Skip to main content

"Thou Savage Nurse of Noble Men"

"O! Land of Albania, thou savage nurse of noble men" was how Byron hailed the place in Childe Harold. For me too I feel I have come, once again to the dark tower. As always the country seems to be very hard work for a visitor- you end up hot, dusty, thirsty and faintly revolted by the poverty, the dirt and bad smells, the gimcrack buildings and the neediness all around you.

Tirana is a crumbling fly blown city which makes Easterhouse look like Paris. It is an increasingly eccentric place- all the crumbling commie buildings are painted lurid colours which, in a strange way, makes the place look a bit like art deco Miami.

Skanderbeg square, the central cross roads of the city, has a quartet of Zogist, faintly Fascist buildings, which, not withstanding their brutal origins, are probably the most harmonious in the city - the other side is dominated by a massive Communist mosaic depicting the triumph of Mother Albania- the full Stalinist works on the front of the Parliament. In the middle is a statue of Skanderbeg himself- mounted on a horse, looking like a combination of a pirate and a viking (which probably fairly accurately represents what he was).

Only in one corner is there any relief from ugliness, in the shape of a delicate mosque with an elegant filigree of colonnades and a minaret that almost looks too thin to remain standing. This is a building that dates back to the 16th century and is much the most attractive edifice in the centre. All around swirls the tides of noisy smoky traffic, moving like disorderly shoals of fish, superficially messy, but conforming to is own demented logic. Police cops try to direct the flow, but these are largely ignored.

When you go into a building to meet anyone there is usually a hallful of mendicants pleading for special treatment from a burly security guard, who generally abuses them- and even Western visitors must wait at the pleasure of the guard, and of course the host. The Prime Minister's Office- echoy corridors and marble floors has decorations that are seem to date from the time of the previous incumbent- the murderer Enver Hoxha.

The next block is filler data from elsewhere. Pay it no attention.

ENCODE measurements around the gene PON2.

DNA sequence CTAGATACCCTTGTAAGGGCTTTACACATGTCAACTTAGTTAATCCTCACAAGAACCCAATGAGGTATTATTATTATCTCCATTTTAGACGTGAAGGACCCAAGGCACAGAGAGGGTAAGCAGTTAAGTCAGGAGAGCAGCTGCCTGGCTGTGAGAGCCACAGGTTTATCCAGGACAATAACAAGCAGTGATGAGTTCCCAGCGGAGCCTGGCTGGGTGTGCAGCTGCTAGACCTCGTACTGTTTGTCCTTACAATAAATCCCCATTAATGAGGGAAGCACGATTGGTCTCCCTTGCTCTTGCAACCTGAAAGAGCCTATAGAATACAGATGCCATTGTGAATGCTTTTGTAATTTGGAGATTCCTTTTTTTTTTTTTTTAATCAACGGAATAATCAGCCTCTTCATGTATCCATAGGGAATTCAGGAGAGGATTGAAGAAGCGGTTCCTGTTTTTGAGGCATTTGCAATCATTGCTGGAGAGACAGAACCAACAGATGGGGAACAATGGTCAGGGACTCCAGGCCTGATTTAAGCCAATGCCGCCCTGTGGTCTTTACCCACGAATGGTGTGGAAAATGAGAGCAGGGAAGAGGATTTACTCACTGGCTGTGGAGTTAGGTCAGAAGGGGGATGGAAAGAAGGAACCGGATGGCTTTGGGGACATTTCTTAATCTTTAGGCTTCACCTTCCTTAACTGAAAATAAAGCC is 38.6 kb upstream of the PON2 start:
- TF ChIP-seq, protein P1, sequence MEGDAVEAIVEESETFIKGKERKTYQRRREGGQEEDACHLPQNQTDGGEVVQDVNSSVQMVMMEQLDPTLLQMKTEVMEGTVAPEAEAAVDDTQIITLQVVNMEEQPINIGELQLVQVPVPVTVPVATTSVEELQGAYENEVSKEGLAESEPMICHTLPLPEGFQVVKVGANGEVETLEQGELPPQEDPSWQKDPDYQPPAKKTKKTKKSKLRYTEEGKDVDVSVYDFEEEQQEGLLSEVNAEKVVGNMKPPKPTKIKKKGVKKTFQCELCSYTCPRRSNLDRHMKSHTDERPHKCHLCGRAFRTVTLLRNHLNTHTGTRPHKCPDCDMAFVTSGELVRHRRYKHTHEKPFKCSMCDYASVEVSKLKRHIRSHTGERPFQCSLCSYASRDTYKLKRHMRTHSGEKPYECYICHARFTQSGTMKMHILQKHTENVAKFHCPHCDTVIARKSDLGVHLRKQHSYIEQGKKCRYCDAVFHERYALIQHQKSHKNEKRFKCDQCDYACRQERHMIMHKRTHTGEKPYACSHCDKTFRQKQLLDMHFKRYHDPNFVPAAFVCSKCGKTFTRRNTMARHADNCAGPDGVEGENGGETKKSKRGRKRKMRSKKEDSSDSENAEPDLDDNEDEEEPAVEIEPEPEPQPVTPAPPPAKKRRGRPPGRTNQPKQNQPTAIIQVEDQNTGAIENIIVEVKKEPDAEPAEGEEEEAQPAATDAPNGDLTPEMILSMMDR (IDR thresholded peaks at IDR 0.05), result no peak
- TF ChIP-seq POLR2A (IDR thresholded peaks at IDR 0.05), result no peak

Tirana sits in a plain, surrounded on one side by low hills, which mask the breezes from the sea, and on the other by frowning mountains that at this time of year seem always to have a five o clock shadow of clouds. Away from the city, closer to the airport, to the north, you can see the town of Kruje clinging around its castle high on the slopes about halfway up the wall of the mountains. From some of the taller buildings in the centre one can also spot the castle of Petrela, guarding the approach to the plain from the south- a Byzantine structure, taken over by the Turks, but built on a Roman ruin.

The echo of the Romans does not seem far away- the Latinate sounds of Albanian, though officially in its own language group, sound eerily like dog latin, it is usually possible to surprise an Albanian by picking up on the thread of the conversation. The slooshing and flat vowels softens some of the more guttural elements of the language. Everywhere one sees the dramatically sinister Albanian flag- its double headed roman eagle black against the deep crimson field.

Meeting the leaders of the country is a bit of a shock for those of us who are used the to easy egalitarianism of Estonia- firstly they are much older- well into their fifties, and since most are heavy smokers, they in fact look even older. Hunched and chesty, they struggle to converse in heavily accented English. At least the Prime Minister tries to say the right things, and almost uniquely amongst Albanians, he is not suspected of personal greed. However he is hot tempered and has been quick to punish those associated with his political rivals.

Albanian politics, like the country itself, is tightly clannish, with family and personal ties holding sway above all else. Indeed sometimes I have day dreamed that Albania is not so much a country as a giant extended family. A federation of squabbling and proud tribes whose genealogy is known to all and whose family history of violent squabbles and dramatic makings up punctuate the long brawl of Albanian history itself. In the economy, at least, even family businesses are now beginning to develop, and the economy is clearly moving forward and benefit ting from a form of capitalism that suits them.